Have you ever wondered how malware spreads, why there are so many compromised machines out there talking back to their CnC's? There must be a medium, a vehicle if you may, to get a Zeus, a Rogue AV, a Rustock (not anymore :)) or any new malware onto a box. Have you ever wondered what this vehicle could be? If you answered exploits, then your answer is right. Exploits, Pay Per Installs, Social Engineering are the main vectors to get malware on a machine. Exploit Tool kits are like point and click tools that use these exploits to make life easy for a hacker. At FireEye Labs, we continuously monitor the latest threats and exploit toolkits. One such toolkit that has come to our attention is the Incognito Toolkit. In the year 2011 we have noticed a sudden surge in our Incognito detections. This blog attempts to explain why this toolkit is so hard to detect, the obfuscation techniques it uses to the kind of malware it drops.Though not as widespread as the Blackhole Toolkit, this toolkit looks like it is here to make a mark.
Without further delay lets get into the finer workings of this Toolkit. Let's see what happens once a user clicks on a malicious Incognito link.
The initial GET reuquest gets a heavily obfuscated HTML page, the initial GET request looks like
Rustock is not the only botnet which suffered from the recent take down by Microsoft. It appears that Harnig (a.k.a Piptea), a close relative to Rustock, is retreating as well. There is no evidence that someone is trying to shutdown Harnig. It looks like a decision made solely by the bot herders. Why? I'll talk about it shortly.
Harnig is considered to be a very wide spread pay per install malware whose sole purpose is to infect PCs and then download and install a variety of other malware on the system. In return for this favor, the owners of other malware families pay the bot herders a little sum, normally a few cents per machine. When it comes to pay per install networks, the type and amount of malware being dropped can't easily be determined. What matters is, who and when someone is paying the bot herders. But things between Harnig and Rustock were quite different. There has been a long term relationship between the Harnig and Rustock botnets. For the last 2 years or so, Rustock has almost always been seen being spread through Harnig. Very rarely will one see Rustock using some other infection vector or pay per install network to propagate itself.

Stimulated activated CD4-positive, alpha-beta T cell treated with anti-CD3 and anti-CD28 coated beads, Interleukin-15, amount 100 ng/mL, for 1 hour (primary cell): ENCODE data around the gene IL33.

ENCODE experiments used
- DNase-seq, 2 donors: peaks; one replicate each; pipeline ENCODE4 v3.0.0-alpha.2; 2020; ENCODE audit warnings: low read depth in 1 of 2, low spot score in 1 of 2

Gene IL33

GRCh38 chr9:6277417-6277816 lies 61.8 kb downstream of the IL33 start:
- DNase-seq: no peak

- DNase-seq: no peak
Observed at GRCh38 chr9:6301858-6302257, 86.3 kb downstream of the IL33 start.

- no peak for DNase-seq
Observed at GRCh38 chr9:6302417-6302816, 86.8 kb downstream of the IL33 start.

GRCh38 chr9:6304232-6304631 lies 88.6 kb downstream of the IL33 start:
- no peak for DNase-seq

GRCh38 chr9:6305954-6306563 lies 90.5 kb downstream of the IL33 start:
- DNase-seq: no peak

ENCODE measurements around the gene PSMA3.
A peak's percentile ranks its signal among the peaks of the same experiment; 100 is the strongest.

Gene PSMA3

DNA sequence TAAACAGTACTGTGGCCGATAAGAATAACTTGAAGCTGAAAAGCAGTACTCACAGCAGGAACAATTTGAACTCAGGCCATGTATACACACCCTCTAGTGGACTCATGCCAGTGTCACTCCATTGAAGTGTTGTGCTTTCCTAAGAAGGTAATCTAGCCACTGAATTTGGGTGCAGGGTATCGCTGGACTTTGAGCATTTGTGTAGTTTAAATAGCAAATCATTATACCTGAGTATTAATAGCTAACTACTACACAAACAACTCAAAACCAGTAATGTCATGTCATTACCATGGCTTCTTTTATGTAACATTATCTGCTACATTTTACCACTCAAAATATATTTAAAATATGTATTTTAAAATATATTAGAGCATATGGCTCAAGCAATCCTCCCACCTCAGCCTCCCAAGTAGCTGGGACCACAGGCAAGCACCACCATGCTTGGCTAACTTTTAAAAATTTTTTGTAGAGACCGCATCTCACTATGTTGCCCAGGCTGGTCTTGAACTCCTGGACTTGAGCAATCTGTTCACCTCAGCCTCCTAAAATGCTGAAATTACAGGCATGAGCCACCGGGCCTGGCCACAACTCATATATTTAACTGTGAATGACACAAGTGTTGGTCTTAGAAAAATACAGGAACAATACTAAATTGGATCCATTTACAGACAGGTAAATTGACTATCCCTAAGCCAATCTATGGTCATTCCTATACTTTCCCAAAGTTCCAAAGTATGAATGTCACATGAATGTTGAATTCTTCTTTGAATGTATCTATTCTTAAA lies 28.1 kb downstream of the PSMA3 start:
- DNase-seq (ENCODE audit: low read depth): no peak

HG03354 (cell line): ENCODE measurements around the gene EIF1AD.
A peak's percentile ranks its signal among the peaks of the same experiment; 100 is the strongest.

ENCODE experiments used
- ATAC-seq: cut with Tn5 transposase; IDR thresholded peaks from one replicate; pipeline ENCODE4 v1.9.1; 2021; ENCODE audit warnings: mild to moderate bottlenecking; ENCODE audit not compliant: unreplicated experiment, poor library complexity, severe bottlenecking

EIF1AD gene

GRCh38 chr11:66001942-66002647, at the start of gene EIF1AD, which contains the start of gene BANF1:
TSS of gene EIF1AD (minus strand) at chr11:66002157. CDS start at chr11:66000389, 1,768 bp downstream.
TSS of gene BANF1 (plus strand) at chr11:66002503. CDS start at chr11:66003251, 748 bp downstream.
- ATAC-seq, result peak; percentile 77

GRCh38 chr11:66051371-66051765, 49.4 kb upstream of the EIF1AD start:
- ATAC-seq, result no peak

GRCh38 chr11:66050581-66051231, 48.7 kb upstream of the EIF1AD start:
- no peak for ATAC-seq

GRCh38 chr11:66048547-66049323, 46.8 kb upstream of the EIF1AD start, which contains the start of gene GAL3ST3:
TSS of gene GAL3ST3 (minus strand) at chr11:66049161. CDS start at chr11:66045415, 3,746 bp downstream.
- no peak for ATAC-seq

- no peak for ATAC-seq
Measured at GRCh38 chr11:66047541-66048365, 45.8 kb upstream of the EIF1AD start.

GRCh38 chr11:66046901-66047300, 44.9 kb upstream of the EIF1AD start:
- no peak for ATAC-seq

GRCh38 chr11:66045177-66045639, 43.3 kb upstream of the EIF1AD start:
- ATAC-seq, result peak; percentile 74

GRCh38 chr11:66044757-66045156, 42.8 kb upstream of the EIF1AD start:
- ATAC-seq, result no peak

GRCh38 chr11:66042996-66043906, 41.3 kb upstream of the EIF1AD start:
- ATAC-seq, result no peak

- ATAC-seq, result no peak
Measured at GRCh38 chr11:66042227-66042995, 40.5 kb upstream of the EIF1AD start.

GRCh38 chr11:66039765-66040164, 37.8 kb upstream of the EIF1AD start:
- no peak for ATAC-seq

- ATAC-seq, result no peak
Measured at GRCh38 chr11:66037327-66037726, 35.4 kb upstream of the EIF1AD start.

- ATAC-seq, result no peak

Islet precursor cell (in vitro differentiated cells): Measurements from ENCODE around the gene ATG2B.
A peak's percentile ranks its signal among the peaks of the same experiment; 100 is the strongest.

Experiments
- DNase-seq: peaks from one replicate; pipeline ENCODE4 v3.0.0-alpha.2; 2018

One can see from the above screen shot that the Rustock installation is the result of a chain reaction:
Harnig –> Downloader.DigiPog (Rustock Installer in plain text)—> Rustock Spam Engine (semi-fake Password protected 'rar' file containing Rustock Driver file).
As you might have seen in the news, the largest spam botnet, Rustock, was recently taken down in a collaborated, coordinated way. All parties involved were bound by a sealed federal lawsuit against the John Doe’s involved, but now that the case has been unsealed, it’s time to talk about a few of the details. Why has Rustock been so successful for so long? How has it managed to stay off the radar, yet be the largest spammer in the history of the Internet? Why has it taken so long for anyone to take action against them?
Adobe recently reported the existence of a new zero day flaw in flash player which, according to them, can affect flash player 10.2.152.33 and earlier versions. Soon after, additional news broke out showing that this flaw had been used as part of limited targeted attacks. The initial attacks used a swf file embedded inside an MS excel file to lure users into clicking it. Once a user opens this excel file, the flash file embedded inside gets activated, exploiting this vulnerability. Bugix-security blog described the exploitation process in great detail here.
Today, I would like to extend this analysis by talking more about the malware behind the exploit. What kind of malware is this? What does it do, and who might be the people behind this attack? During the course of my investigation, I found some clues leading me to the potential hackers behind these attacks. My preliminary analysis shows that Chinese hackers are probably the master minds of this attack. I will come to reasons for this conclusion later.